If you asked members of our faculty in the Department of Computer Science at Iowa State University what their favorite part of working with young students is, one of the things you would hear is their enthusiasm and love of computer science.
“High school students have so much energy, creativity, and capacity to learn,” said Tichakorn Wongpiromsarn, Assistant Professor of Computer Science.
Seeing that energy and creativity in person is one of the reasons why partnering with programs such as Science Bound is so special to the department. Science Bound focuses on reaching out to students across Iowa who are members of underrepresented groups in agriculture and STEM to increase their involvement from middle school through their graduation from Iowa State University. Our faculty enjoy working with the students and seeing them engage with our research.
“These kids are our future. It’s great to see them inspired!” said Ying Cai, Associate Professor of Computer Science. “The most engaging part is when students respond to my questions during and after the presentation.”
Science Bound is one of our department’s many activities related to broadening participation in computing (BPC). Our department is deeply committed to BPC activities in our outreach, teaching, and research, wanting to expand opportunities to people underrepresented in computing, such as women and members of ethnic or racial groups, including American Indian or Alaskan Native, Black, Native Hawaiian or Pacific Islander, and Hispanic/Latinx. Our department’s BPC plan includes activities such as outreach to Science Bound because they allow us to get a chance to work with young students and to encourage students who may have more difficult pathways to also succeed in computer science.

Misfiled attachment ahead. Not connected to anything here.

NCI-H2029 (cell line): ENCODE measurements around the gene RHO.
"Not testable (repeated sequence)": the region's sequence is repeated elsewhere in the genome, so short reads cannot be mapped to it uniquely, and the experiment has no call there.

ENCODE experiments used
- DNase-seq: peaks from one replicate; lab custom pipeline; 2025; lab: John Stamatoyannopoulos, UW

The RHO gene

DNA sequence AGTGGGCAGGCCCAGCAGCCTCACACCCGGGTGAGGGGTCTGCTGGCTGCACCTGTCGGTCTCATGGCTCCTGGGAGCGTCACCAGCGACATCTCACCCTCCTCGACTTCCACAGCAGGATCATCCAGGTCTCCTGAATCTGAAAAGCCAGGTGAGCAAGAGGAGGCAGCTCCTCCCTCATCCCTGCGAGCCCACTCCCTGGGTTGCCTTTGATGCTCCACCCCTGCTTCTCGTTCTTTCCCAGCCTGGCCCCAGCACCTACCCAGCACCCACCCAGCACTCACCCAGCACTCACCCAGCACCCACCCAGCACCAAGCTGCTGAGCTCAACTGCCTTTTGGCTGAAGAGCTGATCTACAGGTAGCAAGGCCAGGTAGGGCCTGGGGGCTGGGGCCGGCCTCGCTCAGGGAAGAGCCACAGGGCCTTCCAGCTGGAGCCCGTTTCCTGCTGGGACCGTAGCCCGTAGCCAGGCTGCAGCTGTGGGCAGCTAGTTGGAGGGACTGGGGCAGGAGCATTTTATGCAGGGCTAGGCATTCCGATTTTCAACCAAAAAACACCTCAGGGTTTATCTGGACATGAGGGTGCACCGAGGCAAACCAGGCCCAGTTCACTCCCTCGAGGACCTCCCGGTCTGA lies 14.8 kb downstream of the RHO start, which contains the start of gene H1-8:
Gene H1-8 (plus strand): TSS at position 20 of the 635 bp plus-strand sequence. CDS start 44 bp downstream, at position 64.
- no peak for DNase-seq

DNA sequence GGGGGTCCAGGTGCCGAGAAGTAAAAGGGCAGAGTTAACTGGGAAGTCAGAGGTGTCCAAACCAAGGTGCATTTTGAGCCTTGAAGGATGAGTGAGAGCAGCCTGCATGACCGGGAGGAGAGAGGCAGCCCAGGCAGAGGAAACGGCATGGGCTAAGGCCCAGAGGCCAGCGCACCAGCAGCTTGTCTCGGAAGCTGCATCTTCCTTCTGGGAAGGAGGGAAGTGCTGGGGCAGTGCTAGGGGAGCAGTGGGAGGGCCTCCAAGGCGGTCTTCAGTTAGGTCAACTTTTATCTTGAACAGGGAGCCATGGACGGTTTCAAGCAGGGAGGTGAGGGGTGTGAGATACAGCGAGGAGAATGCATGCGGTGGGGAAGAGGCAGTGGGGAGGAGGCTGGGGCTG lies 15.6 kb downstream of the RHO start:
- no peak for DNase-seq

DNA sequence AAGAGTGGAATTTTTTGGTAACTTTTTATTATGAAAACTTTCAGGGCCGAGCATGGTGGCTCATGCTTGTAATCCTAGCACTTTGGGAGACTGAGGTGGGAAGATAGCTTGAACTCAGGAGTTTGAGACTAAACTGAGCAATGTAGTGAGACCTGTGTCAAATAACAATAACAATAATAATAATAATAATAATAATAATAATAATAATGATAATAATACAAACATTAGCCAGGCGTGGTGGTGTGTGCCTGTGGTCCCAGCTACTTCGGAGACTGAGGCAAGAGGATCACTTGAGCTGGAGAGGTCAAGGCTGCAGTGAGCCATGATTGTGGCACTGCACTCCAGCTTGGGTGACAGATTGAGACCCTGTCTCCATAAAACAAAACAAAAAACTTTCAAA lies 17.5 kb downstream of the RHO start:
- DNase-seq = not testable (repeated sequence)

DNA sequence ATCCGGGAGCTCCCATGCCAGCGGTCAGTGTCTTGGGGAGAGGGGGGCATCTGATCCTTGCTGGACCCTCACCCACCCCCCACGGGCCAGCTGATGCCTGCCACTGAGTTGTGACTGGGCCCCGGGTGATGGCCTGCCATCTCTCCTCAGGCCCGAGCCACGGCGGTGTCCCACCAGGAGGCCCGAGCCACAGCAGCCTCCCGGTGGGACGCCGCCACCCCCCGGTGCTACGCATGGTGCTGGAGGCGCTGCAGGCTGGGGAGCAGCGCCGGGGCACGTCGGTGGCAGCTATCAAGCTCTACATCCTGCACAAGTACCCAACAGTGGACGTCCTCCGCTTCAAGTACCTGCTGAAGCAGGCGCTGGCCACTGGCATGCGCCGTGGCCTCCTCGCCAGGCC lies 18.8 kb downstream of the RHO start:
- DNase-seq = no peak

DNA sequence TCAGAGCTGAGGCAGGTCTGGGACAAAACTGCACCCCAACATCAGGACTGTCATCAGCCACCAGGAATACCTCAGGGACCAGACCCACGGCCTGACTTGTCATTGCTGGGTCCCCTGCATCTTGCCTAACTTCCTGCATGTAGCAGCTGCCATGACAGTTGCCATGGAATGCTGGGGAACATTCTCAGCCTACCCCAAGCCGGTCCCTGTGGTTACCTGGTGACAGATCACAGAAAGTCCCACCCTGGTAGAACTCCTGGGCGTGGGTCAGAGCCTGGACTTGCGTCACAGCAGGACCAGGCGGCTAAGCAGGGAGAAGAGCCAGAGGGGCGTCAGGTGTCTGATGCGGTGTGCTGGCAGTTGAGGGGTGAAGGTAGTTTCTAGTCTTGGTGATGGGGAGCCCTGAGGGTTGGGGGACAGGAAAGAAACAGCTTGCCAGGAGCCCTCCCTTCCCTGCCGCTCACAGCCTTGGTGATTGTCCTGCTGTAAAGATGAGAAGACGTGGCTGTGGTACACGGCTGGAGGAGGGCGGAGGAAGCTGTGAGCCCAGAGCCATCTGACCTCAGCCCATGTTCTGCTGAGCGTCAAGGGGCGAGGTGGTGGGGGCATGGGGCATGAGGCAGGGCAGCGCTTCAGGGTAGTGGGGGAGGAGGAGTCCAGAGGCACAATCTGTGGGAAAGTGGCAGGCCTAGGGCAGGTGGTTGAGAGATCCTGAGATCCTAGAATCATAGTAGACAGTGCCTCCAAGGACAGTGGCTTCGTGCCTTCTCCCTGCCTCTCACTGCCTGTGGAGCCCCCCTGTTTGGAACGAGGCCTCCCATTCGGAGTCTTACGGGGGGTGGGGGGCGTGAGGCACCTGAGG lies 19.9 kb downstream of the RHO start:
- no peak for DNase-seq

This year, eight high school seniors participated in our department’s activities. Wallapak Tavanapong, Professor of Computer Science, shared with the students about the impact of computer science in daily life and that computer science is more than coding. Cai discussed the binary number system computers use for computation, storage, and networking. Students then visited our Autonomous Systems lab run by Wongpiromsarn. There, students learned about machine learning, saw a demonstration of robots led by two undergraduate research assistants, and then got a chance to drive the robots themselves.
The students enjoyed seeing the applications of research and hearing about all the possible career opportunities in computer science. We hope that by engaging in activities such as these, young students will get more involved in computer science and join the field in the future.
“When I was in high school, I had no idea what computer science is beyond coding. I hope this event will help them get a better understanding of what computer science is and how it can benefit the world,” added Wongpiromsarn.